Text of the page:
Alan turned to his son, alarmed by the fear in his voice, and sprang from his chair. Meredith had stopped eating his cake and was clawing at his throat, eyes wide and face bright red, his mouth opening and closing as he gasped for air. Alan thought he was choking and was moving to thump his back when he noticed that Meredith's face looked fat, swollen. Choking didn't do that. Paralyzed with fear and uncertainty, he barely noticed Gloria on the phone, screaming hysterically at the emergency operator. All he could do was hold his son's hand and pray for all he was worth.

Two hours later, a doctor met Alan and Gloria in the waiting room of the emergency room. Gloria was distracted, trying to get Jeannie quiet, but Alan saw the doctor heading for them and sprang up to meet him. The doctor said Meredith was sleeping now and that he should be fine, although the lack of oxygen might have caused some minor brain damage, they weren't sure, and it looked like it had been an allergic reaction. They would have to test him once he was stronger to find out what it was he was allergic to.

"I didn't bake that cake," Gloria said defensively. Then she rounded on her husband. "You spend all that time with him; how did you not know he was allergic?"

"How could I have known?" he replied, surprised. "You didn't know either."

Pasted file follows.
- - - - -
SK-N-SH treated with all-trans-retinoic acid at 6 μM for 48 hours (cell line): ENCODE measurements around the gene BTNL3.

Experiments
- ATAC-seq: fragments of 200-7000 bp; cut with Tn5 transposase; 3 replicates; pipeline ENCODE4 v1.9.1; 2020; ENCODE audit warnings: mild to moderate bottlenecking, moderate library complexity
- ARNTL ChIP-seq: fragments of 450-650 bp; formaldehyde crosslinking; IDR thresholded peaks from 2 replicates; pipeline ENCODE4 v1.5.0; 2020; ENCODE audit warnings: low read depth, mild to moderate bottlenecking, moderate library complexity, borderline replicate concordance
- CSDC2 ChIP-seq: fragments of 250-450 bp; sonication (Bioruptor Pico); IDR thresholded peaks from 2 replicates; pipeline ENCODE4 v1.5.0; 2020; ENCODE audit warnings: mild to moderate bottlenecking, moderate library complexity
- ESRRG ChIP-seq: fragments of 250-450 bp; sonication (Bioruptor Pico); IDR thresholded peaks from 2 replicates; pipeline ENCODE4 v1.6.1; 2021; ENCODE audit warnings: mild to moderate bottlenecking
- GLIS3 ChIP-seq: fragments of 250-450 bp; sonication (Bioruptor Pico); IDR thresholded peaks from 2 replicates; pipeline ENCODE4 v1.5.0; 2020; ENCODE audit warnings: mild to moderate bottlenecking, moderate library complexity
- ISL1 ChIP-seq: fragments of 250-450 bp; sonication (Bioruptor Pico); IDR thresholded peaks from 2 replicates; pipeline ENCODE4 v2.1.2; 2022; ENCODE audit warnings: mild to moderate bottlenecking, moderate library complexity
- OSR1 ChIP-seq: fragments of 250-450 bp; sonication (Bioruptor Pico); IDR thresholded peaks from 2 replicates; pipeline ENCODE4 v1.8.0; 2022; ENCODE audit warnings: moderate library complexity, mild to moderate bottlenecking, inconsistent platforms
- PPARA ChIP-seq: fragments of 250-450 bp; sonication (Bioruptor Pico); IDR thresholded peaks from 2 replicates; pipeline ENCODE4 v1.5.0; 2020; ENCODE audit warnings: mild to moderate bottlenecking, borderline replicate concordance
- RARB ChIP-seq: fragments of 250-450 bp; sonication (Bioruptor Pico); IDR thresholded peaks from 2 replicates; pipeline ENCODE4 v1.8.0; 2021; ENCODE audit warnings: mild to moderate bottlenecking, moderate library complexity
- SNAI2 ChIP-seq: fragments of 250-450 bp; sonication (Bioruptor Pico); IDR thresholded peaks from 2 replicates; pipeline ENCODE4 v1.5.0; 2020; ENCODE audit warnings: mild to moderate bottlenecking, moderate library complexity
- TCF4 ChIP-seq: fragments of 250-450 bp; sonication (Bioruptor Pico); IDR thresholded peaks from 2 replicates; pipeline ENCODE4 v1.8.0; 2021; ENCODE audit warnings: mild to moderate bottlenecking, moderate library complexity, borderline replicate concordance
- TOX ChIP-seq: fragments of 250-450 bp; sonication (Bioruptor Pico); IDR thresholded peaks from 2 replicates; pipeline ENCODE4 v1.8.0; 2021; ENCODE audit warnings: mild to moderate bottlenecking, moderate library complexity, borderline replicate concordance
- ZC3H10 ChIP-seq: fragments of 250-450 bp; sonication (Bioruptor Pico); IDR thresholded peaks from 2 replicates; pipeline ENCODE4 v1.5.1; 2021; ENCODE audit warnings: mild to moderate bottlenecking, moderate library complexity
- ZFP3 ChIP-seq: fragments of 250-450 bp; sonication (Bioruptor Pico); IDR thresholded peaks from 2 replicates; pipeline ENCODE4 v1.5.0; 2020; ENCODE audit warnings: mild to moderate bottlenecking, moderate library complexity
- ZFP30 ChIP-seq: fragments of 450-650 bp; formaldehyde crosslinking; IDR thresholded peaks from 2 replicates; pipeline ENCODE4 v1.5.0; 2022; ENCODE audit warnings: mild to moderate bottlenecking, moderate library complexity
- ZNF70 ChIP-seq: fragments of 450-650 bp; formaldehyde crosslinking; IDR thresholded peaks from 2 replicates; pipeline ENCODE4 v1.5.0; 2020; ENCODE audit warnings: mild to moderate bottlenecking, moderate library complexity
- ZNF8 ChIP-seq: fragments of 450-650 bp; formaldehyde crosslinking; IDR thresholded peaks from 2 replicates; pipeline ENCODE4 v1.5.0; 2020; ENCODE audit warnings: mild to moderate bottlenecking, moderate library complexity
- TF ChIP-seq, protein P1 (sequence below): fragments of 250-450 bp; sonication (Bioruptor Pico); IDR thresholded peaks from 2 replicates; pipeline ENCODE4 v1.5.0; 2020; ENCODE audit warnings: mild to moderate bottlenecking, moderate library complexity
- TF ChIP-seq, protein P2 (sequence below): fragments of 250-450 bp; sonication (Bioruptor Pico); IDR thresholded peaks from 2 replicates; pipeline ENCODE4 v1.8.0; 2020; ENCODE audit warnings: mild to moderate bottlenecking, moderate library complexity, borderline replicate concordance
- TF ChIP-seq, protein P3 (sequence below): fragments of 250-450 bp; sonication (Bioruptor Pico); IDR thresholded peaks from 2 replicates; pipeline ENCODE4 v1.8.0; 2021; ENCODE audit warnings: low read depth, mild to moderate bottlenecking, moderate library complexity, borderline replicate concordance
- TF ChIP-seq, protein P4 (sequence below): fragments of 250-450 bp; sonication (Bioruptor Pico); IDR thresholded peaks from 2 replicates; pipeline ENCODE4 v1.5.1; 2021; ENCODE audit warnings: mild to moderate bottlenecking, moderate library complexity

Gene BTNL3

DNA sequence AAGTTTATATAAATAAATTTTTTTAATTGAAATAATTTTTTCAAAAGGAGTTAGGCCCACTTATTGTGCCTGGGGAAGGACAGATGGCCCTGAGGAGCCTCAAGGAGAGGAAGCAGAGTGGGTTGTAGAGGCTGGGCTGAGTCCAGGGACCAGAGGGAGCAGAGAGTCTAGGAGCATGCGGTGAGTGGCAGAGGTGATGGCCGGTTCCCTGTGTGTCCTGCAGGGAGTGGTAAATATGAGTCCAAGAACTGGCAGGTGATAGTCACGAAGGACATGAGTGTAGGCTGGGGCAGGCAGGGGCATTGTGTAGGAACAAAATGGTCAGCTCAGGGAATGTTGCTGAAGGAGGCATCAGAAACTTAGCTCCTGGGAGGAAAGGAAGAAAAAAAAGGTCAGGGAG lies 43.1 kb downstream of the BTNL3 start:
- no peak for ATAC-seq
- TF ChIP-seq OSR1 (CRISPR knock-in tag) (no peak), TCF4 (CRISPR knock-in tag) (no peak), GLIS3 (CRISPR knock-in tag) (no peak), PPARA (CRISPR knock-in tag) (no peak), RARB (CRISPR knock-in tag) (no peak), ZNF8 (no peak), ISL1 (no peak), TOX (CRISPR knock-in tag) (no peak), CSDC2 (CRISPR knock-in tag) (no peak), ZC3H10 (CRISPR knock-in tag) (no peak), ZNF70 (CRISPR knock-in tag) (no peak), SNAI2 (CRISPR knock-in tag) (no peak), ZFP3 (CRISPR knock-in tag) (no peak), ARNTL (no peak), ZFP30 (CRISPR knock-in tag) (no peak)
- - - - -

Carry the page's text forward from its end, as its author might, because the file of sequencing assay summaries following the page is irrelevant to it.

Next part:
"It's no one's fault," the doctor intervened before it could get nasty. "A lot of children have their first reaction around this age because they'd never been exposed to the allergen before. It's no one's fault," he repeated, though he wasn't sure the couple, glaring daggers at one another, heard him.

Meredith stayed in the hospital for a couple of days and his parents visited whenever they could, though separately. The boy was very pale and his face was still slightly swollen but otherwise he seemed none the worse for wear. His appetite wasn't slacking, either, though he carefully examined all of his food before ingesting it – despite the doctor's insistence that he wasn't being fed anything that included any ingredients from the cake.

On one visit, Alan remembered to bring the presents Meredith had never gotten a chance to open. The boy tore through the wrapping paper and was delighted with each gift, particularly the trigonometry book from his father. Alan smiled at him, still feeling horribly guilty that he hadn't known Meredith had such a severe allergy. The allergy tests had been conducted and it appeared that his son was allergic to citrus; Alan still cringed to think how he had been savoring that lemon taste just before Meredith had stopped breathing.

With all the presents opened, Alan pulled out the stack of cards that various relatives had sent. They were mostly birthday cards, though a few had gotten the word of Meredith's hospital stay and sent get-well cards. Alan opened the first one and started to read it when he felt Meredith's small hand on his arm. He looked up and the boy was reaching for the card.

"It's okay, Daddy," Meredith smiled. "I'll read them."